“Starting a new business, especially from scratch, involves reinvesting in the business constantly. So I’m not making wild paychecks from this,” she says. “I’m reinvesting everything back into the business, because that is what I want to do. I want to build this to be an amazing coffee company, and I don’t care about profiting from it right now.”
“I would be lying if I said that I hope I never make a dime from this,” she continues. “It would be amazing to have this be something that could help support me. But I’m in no rush to get there.”
Chamberlain is also in no rush to return to YouTube.
A new ‘Tube
Chamberlain’s last upload to YouTube was back in December. Between Chamberlain Coffee and her podcast Anything Goes, she’s had plenty to keep her occupied. She still has a desire to do YouTube; she just hasn’t figured out a more sustainable approach to her videos that oftentimes can take up to 30 hours of editing per video.
She’s also reconsidering the idea of being a day-in-the-life style vlogger, the very format that she’s become synonymous with. “It’s really hard to show all the details of your life all the time. It feels shockingly vulnerable and out of control at times,” Chamberlain says. “The vlogging style isn’t necessarily aging well because you can only show so much about your life before you run out of stuff to show, and then you need to start showing more and more personal stuff.”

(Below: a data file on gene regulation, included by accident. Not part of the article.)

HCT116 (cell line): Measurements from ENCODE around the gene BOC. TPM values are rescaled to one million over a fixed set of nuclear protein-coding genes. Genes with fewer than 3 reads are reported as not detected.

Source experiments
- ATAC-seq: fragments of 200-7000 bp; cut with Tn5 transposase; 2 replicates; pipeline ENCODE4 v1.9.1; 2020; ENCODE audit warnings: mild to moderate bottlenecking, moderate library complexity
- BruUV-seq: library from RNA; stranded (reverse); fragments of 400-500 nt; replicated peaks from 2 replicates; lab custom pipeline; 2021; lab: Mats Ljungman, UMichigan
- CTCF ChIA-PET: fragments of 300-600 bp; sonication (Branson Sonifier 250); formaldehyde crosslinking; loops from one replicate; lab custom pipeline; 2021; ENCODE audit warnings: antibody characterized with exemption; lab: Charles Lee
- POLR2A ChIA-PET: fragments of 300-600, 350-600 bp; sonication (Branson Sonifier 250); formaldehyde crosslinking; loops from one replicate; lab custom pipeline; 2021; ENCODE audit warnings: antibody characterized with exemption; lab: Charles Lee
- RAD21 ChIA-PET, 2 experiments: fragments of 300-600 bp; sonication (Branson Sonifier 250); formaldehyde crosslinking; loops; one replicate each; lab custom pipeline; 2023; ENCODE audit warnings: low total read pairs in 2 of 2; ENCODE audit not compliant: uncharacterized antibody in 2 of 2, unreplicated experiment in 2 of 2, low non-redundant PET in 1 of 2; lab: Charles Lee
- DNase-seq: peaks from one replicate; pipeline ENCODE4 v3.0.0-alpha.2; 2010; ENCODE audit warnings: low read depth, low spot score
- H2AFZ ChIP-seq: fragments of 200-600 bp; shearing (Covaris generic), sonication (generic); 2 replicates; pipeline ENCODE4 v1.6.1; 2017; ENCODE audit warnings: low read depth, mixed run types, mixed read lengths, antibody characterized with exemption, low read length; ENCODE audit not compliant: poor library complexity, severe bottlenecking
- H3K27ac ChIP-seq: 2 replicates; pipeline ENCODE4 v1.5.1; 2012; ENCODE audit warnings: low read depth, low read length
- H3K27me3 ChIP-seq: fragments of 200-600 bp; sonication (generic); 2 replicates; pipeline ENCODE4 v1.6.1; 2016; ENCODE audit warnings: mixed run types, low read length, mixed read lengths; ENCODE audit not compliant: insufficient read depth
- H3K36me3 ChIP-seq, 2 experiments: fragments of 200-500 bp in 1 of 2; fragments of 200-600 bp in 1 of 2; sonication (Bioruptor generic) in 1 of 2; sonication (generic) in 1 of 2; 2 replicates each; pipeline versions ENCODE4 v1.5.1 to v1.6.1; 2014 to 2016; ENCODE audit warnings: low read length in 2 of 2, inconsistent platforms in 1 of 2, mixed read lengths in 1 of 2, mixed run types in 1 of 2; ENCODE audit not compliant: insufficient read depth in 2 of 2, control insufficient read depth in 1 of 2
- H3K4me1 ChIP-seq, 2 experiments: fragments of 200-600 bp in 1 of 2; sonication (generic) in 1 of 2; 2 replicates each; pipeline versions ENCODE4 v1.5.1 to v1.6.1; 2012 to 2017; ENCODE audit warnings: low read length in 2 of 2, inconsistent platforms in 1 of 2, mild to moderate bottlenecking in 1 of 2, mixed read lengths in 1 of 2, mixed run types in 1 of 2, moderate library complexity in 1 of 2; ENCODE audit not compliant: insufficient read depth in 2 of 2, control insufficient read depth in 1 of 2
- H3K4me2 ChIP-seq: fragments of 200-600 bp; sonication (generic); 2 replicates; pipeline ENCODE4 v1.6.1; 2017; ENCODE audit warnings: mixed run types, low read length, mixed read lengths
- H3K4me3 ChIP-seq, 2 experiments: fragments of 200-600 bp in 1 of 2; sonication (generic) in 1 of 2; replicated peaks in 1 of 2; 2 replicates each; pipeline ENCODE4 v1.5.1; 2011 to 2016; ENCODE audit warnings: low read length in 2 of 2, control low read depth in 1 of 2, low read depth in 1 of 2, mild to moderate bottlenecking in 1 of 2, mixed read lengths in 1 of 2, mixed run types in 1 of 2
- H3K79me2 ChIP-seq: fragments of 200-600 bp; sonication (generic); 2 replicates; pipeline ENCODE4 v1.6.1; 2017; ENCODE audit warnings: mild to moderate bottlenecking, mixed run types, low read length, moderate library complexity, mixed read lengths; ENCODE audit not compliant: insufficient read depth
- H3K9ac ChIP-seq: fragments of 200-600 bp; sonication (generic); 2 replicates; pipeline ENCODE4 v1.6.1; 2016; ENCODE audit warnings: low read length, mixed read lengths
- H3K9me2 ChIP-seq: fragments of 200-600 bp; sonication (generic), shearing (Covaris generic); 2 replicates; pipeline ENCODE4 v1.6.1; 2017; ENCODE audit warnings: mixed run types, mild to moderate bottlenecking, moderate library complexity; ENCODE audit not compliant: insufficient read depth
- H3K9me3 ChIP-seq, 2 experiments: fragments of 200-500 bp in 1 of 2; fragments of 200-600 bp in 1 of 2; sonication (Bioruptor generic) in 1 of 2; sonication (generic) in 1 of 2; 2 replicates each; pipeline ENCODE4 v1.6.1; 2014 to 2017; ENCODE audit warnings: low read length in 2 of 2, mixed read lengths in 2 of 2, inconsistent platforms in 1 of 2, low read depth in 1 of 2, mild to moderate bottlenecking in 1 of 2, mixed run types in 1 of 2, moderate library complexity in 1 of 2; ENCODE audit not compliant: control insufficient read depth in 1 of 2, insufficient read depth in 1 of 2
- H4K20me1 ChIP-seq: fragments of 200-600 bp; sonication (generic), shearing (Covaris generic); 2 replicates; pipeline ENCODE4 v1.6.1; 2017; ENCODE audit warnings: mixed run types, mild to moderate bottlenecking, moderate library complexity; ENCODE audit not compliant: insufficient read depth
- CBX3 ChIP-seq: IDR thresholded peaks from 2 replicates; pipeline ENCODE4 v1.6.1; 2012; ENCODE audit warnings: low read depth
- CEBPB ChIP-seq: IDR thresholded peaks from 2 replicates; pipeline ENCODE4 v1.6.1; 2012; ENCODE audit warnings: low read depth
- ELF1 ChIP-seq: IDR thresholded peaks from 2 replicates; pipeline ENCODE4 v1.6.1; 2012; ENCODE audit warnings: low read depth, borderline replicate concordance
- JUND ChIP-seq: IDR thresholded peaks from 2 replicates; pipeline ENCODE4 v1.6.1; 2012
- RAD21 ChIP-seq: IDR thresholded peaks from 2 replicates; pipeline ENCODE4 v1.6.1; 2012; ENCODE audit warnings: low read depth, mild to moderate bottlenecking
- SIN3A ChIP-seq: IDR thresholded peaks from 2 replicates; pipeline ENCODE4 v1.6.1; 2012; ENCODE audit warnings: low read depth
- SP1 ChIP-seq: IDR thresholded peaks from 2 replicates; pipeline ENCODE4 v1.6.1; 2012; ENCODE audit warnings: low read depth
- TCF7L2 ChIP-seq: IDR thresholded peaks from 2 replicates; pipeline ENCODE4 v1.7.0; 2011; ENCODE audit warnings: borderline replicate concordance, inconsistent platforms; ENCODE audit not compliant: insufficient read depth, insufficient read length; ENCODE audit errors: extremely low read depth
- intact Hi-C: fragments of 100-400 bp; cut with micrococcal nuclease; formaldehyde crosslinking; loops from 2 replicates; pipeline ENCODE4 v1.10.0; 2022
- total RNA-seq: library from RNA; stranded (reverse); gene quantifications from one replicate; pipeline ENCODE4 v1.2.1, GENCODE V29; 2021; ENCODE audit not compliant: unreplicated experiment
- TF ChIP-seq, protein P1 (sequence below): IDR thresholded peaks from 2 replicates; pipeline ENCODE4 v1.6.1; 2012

“But for most people, when they start showing more and more personal stuff, they start to feel violated on [by] their own hand. They’re doing it themselves,” she continues. “But then if you don’t keep showing more vulnerable stuff, then people get bored.”
Knowing she isn’t the only YouTube creator who’s been experiencing burnout or reevaluating their relationship with these platforms, Chamberlain sees a larger shift in content on the horizon. Sit-down, more formal videos gave way to on-the-go vlogging which, as Chamberlain mentioned, isn’t aging well.
“What’s next is yet to be developed. But I think that we’re right there,” she says.
By her estimation, the prevailing format will either be content that’s extremely low-touch in shooting and editing, or creators will start uploading their videos as seasons to sidestep the expectation that they’ll be posting as frequently.
Content aside, Chamberlain’s hope for creators going forward is the normalization of taking time off.
“A lot of creators start to feel like they don’t exist in real life anymore, and they only exist online,” she says. “I’ve felt like that many times throughout my experience constantly producing content for the internet.”
“I used to feel so angry at myself because I was like, ‘Emma, you have the easiest job on the planet. Just do it,'” she continues. “But the truth is that it might be easy in some ways, but emotionally it’s very, very draining and very difficult. And so I think that I wanna see creators taking more breaks end of story—and not being as hard on themselves when they do.”